This video, produced by Monotype features letterpress artist Alan Kitching. Kitching has been working in the field of design and printing most of his life. He is 100 percent analog. Absolutely no computers involved in any way, shape or form. This is a wonderfully shot and edited piece that truly honors the art and craft of letterpress design, and execution.
Grey London has produced a wonderful little interview with Monotype’s Dan Rhatigan on the worlds most eco friendly typeface, “Ryman Eco”. In the three and a half minute short film Rhatigan talks about not only the intricacy of type design, but the larger picture of how inkjet printers impact the environment. The film reveals how this beautiful, and delicate typeface was designed to reduce inkjet, and laser toner use by 33%. We all use computer printers on a regular basis, yet very few of us think about the issues Rhatigan brings up. I love how the film focuses on more than the font itself, and how it delves into the design thinking, the design problem solving that reaches beyond just these letter forms.
Last November Monotype hosted an exhibit in London showcasing the transition of type design from analog to digital. The show Pencil to Pixel was recently on display in New York City at the Tribeca Skyline Studio. I didn’t attend either week long event but I wish I had. Below is a video highlighting the London show, and this link takes you to the Pencil to Pixel website which makes really nice use of full frame video running below the page content. (the footage is from “Linotype the Film”.)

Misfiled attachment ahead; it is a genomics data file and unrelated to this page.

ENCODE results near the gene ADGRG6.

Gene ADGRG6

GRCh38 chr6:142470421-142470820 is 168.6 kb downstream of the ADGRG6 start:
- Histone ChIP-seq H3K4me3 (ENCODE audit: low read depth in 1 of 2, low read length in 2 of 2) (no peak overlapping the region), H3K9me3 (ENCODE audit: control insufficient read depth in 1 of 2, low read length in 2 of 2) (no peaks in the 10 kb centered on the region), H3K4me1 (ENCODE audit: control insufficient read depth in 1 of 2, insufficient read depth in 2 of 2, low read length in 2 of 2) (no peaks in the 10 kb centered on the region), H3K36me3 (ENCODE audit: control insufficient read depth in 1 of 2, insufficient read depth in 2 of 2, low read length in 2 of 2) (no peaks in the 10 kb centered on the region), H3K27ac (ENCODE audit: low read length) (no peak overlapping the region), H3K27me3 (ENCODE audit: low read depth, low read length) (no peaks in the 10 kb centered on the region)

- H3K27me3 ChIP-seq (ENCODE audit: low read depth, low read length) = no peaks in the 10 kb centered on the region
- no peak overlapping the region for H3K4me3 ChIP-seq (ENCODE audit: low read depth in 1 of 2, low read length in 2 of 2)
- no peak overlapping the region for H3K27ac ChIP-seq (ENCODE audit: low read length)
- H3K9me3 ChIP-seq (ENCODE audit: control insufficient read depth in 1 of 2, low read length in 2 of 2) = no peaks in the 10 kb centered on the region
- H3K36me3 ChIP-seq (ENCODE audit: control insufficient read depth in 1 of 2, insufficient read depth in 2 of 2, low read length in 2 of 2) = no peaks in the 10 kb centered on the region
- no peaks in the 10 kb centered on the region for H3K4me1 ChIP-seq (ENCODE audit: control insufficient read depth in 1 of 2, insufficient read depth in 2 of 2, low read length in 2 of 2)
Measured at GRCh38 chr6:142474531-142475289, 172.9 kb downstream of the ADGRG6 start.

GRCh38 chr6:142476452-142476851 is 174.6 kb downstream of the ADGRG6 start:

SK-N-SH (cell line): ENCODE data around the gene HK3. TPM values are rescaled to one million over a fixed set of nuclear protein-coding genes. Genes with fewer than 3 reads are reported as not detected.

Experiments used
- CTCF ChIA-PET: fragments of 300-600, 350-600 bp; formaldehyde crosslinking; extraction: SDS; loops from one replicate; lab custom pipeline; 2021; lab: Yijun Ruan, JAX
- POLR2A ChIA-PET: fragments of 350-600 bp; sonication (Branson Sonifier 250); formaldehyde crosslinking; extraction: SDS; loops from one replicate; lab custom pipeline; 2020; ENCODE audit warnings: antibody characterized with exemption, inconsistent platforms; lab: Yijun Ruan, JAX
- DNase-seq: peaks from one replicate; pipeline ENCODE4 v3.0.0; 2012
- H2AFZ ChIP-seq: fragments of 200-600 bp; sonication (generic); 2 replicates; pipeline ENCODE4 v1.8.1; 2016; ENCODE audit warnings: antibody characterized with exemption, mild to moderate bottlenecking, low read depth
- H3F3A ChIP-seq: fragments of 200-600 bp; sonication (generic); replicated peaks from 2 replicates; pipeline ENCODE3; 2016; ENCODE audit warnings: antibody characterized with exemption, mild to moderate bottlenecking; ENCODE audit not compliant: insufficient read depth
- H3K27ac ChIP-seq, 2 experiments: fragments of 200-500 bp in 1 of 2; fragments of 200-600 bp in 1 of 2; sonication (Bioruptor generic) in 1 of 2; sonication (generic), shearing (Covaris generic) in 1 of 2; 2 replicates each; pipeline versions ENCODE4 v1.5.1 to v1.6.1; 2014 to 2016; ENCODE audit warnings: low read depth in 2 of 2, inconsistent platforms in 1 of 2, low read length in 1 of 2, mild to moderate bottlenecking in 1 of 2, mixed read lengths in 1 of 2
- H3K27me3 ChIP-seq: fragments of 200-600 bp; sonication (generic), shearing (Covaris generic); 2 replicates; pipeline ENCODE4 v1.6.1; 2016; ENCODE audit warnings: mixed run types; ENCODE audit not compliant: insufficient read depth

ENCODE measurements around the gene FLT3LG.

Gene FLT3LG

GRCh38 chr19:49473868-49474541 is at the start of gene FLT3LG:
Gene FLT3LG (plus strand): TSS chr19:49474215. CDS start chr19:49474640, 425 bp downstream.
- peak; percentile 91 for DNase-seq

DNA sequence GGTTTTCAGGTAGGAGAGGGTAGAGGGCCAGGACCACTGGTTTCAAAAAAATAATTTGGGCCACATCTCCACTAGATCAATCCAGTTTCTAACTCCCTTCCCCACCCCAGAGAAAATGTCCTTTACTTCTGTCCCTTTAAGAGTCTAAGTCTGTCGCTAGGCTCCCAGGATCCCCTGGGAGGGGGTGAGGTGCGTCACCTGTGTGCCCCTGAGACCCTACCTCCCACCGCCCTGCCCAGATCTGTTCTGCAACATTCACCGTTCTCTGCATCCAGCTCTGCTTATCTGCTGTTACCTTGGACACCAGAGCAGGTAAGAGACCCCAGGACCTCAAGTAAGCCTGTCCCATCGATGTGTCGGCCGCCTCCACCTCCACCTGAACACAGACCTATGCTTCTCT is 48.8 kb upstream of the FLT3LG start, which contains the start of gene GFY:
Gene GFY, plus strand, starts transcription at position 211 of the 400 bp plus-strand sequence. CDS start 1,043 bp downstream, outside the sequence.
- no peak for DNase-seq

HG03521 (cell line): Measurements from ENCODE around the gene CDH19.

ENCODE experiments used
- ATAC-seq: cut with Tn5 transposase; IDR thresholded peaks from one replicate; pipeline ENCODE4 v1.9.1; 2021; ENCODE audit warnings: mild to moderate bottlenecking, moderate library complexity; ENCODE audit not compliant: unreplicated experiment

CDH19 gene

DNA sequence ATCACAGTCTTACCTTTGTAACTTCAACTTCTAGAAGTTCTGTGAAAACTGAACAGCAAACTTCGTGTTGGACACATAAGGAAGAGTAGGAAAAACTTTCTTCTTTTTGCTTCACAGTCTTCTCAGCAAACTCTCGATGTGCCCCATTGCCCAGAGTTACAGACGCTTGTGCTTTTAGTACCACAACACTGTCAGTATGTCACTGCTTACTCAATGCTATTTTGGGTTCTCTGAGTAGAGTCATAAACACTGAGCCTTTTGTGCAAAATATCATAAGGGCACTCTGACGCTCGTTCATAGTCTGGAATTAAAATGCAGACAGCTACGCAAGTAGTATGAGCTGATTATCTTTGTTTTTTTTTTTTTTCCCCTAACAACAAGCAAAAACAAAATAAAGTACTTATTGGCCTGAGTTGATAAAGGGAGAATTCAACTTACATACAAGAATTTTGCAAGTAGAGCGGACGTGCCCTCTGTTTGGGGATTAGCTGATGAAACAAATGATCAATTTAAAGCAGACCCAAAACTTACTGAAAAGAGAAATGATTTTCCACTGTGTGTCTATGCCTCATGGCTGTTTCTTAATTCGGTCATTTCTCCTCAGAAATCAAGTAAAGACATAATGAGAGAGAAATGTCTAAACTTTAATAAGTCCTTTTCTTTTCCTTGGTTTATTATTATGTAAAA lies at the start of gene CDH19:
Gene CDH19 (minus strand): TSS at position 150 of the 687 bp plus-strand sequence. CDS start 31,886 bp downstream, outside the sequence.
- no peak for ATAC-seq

The San Francisco Chronicle posted a short video by Mike Kepka on Vimeo about a week ago. I have been meaning to re-post it but just haven’t had time until now. It is a film about 80 year old Lewis Mitchell who has been working as a Monotype setter for 62 years. The film is a beautiful vignette into the life of a man who loves his job, the craft associated with it, and why he keeps on working well past age 65. Truly inspiring. Below the film is the editorial from the Chronicle’s Vimeo post. It worth reading as well.
A recent Thursday at 10:23 a.m.: In the basement of Arion Press, where they still print books the old-fashioned way, Lewis Mitchell slid open a box of parts used to change the font size on the Monotype casting machines he has maintained for 62 years.
“I thoroughly enjoy the sound of the machines turning, and seeing the type come out is a joy,” Mitchell said.
He can tell by the sound of the moving springs and levers if something is awry with his machines — a skill he said all good technicians should have. Four different owners have run the business since Mitchell walked through the doors at age 18, and he has had several opportunities to leave, including a scholarship to the Massachusetts Institute of Technology that he declined.
Now 80, Mitchell can’t imagine retiring from the job he loves so much. When Mitchell started making this kind of type, it was really the only way to print things, and now he doesn’t know how many books he’s helped print over the decades. There were once type-casting operations in most major U.S. cities, but now the practice is almost extinct.
There are only two companies left in the world that cast type for printing presses, and Arion is by far the largest. Mitchell has four grown children and nine grandchildren, but he calls the 20 type-casting machines his “babies.” “I treat them with kindness. I don’t use a hammer on them or an oversized screwdriver.” The first machine, which started the company during 1915 Panama Pacific International Exposition, is still its best machine — proof that Mitchell’s methods work.
“My dad taught me from square one if you going to do something, you’re going to do it right or you don’t do it.”